A new school year starts again

Published 6:29 pm Monday, September 3, 2018

By Chris Quilpa

As summer ends, school starts with mixed feelings of excitement, enthusiasm, anticipation, anxiety and hope for all concerned. Students, teachers, school staff and volunteers are back to school once again.

Ladies and gentlemen, lend me your ears! Do not disturb! No loitering and littering, please! No talking, unless you’re given the opportunity to talk and to ask relevant questions! Such is a daily classroom routine in which time (and classroom) management is essential for teachers and educators.

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Whether you’re a teacher or student, school is one place to acquire knowledge, skills and experiences and to make friends who will eventually become a part of your life.

For school year 2018-2019, school is definitely back in business. Like it or not, it’s again the season of teaching and learning, with teachers and students, the two most important ingredients in education. Without one or the other, there’s no education.

As an advocate of education, I feel optimistic that the sacrifices of our teachers and students, school administrators and staff, and volunteers will yield productive and positive results: successful scholastic performance, high graduation rates, students receiving awards for their scholastic achievements, or promotion to the next grade level, or graduation and gainful employment, pursuing higher education, or joining in the military.

Teachers and school administrators and staff are honored and recognized for their professionalism, public service, leadership, competence and excellence in education and instruction, or administration. On the other hand, proud parents have reasons to celebrate for their sacrifices (financial and all-out support) for their students.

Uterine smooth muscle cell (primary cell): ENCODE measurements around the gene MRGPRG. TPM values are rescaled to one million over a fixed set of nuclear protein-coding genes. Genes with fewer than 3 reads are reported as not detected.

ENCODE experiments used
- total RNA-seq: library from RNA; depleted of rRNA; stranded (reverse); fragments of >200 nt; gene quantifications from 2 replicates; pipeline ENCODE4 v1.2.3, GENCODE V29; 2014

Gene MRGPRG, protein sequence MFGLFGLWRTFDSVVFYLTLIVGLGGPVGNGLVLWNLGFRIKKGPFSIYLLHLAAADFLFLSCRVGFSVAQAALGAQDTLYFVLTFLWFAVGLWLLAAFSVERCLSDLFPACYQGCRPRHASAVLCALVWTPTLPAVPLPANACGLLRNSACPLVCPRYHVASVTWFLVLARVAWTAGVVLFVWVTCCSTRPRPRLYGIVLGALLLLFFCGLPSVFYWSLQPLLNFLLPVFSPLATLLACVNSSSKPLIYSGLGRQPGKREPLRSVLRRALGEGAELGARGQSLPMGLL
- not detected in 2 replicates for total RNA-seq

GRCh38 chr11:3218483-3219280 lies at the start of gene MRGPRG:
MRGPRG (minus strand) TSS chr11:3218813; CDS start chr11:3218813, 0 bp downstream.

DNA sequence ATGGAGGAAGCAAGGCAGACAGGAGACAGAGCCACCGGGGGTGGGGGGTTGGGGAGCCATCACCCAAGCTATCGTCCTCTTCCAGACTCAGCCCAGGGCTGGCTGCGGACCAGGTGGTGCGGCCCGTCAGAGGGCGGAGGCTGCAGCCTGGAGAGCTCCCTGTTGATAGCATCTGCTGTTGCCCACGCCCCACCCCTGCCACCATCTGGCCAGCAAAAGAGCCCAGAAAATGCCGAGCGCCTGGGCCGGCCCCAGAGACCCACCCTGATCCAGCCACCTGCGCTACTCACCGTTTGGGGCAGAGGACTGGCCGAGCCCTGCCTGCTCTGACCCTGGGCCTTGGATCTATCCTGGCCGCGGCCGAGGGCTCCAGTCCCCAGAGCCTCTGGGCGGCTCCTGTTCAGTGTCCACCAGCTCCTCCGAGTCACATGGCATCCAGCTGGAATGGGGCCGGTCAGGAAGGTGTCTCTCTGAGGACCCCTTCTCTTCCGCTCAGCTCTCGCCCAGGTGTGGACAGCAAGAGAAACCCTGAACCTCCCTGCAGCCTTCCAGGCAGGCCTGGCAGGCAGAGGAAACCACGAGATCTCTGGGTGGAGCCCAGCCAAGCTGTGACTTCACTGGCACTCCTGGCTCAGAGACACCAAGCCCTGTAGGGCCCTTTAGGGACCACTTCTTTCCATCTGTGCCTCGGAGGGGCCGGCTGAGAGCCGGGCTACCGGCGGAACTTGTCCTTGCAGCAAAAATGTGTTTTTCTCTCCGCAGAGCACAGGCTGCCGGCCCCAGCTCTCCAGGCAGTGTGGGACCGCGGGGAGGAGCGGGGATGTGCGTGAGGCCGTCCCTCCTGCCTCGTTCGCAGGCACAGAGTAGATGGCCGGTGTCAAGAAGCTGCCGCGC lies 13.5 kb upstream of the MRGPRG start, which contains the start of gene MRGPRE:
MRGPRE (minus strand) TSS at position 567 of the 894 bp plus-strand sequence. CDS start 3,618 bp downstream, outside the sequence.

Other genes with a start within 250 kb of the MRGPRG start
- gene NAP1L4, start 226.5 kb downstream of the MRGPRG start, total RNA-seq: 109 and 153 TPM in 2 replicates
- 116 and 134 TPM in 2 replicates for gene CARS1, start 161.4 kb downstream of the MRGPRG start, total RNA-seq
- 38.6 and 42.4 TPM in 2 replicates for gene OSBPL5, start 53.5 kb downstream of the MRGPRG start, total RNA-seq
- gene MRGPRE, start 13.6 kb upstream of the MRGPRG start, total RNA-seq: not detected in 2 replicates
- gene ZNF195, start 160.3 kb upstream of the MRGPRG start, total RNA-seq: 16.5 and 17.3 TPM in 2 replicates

Speaking of the education profession, I have high regard for our teachers. In spite of their meager or limited salary, they work beyond the confines of their classroom doing what they love and what is expected of them. Even if the bell has rung for the last period, they go the extra miles to help students learn and succeed. They bring home school work and other stuff and continue to work on them ’til midnight.

They prepare, implement or execute their lesson plans that are in accord with school curriculum. They deal with and manage students with varied issues, concerns and problems. They demand discipline, high standards and expectations from their students. If a number of their students didn’t do well in exams or tests, they feel sad, disappointed or frustrated. How did I know about all of these scenarios and sentiments? I used to be a Communication Arts-English teacher/college instructor back in the days in the Philippines, from 1977 to 1983.

All of us were once or still are a student, and continue to be as long as we live and love learning. Undergoing many changes and challenges, and overcoming them, we have had fears and insecurities. At times, we failed to go to school because of financial constraints, unfinished homework or project, or unprepared for an exam because of work and overwhelming subjects to review and study.

But, with diligence, determination and passion for learning, we finished one grade level to another until we graduated, and continued to pursue higher education while working.

With all the inspiration and motivation I have had, I have been gainfully employed and adventurously traveled abroad, and then joined in and retired from the U.S. Navy, after 20 years of honorable military service.

By the way, my wife Freny, a veteran chemistry teacher for years, is ever ready to welcome everyone, new and old students and teachers, in her school. Determined to help parents and collaborate with fellow teachers and school administrators to accomplish goals, she’s ready to teach and inspire her students to excel and succeed. She can’t wait to execute her lesson plans, engaging with her students with interesting topics in chemistry. Of course, she expects them all to pass their Virginia state-wide Standards of Learning exams and her class, and ultimately graduate.

Welcome back to school, teachers and students! God bless you.

Chris A. Quilpa, a retired U.S. Navy veteran, lives in Suffolk. Email him at chris.a.quilpa@gmail.com.